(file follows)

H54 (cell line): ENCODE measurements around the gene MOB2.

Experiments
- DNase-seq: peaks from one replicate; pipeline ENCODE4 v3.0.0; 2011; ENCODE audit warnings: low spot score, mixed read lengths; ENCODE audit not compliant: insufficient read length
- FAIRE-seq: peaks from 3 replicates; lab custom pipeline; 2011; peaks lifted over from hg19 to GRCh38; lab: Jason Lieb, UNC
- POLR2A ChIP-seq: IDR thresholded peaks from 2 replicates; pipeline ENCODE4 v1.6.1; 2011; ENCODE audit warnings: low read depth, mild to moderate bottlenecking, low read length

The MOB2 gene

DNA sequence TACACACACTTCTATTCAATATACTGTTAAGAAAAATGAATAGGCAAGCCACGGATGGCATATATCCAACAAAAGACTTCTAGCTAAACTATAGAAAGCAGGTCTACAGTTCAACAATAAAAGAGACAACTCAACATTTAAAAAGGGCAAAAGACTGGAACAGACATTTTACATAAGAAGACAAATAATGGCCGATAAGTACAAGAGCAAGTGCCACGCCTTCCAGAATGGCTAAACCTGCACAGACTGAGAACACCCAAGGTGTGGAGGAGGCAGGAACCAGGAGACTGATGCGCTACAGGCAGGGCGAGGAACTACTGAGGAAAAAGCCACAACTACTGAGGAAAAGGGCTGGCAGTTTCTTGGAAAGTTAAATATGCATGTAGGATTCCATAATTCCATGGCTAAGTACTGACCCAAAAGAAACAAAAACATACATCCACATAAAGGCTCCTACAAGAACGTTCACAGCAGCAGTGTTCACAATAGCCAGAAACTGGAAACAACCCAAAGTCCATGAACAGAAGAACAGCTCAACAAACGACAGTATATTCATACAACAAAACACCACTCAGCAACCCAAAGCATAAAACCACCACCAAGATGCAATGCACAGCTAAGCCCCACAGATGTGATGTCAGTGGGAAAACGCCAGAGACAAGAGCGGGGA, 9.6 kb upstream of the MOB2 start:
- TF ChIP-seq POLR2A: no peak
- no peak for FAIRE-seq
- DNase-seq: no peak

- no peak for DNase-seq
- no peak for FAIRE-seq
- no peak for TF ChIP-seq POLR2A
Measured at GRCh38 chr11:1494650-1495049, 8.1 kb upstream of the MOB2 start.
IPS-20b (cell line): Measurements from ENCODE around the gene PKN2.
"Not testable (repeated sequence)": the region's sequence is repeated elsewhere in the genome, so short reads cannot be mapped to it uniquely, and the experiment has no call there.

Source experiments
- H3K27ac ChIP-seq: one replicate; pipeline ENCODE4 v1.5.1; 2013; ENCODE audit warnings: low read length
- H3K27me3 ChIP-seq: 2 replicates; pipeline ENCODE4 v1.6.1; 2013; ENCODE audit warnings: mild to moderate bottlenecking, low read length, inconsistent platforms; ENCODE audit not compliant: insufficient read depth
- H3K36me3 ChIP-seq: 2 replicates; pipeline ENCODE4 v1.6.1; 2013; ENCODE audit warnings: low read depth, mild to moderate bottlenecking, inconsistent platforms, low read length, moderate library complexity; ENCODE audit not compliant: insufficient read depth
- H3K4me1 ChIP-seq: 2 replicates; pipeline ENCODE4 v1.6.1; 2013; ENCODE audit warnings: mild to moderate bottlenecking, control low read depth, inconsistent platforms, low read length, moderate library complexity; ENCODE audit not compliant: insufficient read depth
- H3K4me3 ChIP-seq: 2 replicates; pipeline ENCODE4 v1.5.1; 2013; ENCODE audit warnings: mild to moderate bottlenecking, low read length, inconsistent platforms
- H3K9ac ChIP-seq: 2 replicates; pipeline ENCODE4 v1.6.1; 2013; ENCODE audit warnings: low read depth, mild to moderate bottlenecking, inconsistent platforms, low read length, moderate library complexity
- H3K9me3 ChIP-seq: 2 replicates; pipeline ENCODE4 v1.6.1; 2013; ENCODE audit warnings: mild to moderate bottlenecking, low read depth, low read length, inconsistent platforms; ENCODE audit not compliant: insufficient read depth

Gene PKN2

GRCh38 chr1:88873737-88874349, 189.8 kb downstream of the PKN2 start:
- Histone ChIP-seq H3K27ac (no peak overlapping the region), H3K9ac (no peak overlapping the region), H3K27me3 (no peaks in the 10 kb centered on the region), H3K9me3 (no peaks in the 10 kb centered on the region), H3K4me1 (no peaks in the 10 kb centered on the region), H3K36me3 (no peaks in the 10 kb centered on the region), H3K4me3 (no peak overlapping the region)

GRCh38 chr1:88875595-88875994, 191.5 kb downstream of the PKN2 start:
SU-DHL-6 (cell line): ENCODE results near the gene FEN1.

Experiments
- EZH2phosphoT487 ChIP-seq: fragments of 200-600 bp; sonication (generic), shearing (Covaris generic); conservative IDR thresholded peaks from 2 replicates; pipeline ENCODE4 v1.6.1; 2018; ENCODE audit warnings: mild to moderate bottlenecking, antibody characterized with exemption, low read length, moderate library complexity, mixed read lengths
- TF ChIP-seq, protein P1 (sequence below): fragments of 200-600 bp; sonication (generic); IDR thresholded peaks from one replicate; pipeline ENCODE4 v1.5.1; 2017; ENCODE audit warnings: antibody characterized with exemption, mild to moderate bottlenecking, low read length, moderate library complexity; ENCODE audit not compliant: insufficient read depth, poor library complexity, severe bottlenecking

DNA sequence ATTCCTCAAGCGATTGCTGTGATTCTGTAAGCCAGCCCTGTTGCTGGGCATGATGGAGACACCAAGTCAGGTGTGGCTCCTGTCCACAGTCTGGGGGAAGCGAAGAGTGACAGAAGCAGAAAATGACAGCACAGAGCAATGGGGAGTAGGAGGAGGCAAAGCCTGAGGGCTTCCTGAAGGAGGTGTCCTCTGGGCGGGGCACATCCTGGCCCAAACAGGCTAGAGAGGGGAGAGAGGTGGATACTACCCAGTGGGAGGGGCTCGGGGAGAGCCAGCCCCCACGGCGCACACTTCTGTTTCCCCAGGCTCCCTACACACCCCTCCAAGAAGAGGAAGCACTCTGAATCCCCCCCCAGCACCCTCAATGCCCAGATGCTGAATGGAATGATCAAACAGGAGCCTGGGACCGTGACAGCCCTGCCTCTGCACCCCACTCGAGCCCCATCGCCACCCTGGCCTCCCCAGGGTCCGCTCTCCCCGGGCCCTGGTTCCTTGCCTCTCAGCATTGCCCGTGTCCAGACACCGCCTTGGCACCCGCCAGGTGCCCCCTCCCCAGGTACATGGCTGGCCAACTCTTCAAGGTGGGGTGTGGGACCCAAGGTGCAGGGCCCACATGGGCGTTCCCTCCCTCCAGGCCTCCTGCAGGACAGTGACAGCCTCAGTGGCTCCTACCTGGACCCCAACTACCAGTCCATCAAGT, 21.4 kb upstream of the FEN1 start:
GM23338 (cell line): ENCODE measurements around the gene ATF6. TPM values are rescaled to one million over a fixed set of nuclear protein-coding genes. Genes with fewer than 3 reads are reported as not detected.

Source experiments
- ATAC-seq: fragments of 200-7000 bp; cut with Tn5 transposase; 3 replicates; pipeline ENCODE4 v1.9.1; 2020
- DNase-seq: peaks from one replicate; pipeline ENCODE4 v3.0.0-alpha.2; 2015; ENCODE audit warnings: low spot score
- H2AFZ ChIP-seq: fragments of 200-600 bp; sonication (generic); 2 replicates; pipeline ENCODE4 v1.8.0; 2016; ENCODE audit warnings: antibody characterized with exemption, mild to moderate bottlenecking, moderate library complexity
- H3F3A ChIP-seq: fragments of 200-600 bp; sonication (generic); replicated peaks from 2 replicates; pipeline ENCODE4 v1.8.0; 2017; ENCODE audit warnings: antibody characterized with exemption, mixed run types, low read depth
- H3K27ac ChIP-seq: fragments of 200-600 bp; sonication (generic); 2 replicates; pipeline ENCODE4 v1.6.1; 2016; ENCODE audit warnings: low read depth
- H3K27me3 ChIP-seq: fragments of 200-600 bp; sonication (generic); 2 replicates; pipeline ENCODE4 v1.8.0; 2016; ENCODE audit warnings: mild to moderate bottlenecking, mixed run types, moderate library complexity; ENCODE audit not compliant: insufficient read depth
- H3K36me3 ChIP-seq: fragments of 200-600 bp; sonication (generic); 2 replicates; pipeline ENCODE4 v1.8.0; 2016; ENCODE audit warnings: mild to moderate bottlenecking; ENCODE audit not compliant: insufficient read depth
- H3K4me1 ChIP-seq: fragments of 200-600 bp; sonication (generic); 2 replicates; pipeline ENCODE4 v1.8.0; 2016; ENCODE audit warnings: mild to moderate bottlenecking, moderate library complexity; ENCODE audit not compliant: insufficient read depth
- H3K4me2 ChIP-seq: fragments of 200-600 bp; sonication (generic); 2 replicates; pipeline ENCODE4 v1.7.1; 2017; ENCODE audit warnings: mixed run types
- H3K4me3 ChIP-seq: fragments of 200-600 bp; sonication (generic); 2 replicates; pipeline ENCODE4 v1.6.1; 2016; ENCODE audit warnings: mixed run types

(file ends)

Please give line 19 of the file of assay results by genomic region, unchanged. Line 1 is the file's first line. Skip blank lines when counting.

- H3K27me3 ChIP-seq: 2 replicates; pipeline ENCODE4 v1.6.1; 2013; ENCODE audit warnings: mild to moderate bottlenecking, low read length, inconsistent platforms; ENCODE audit not compliant: insufficient read depth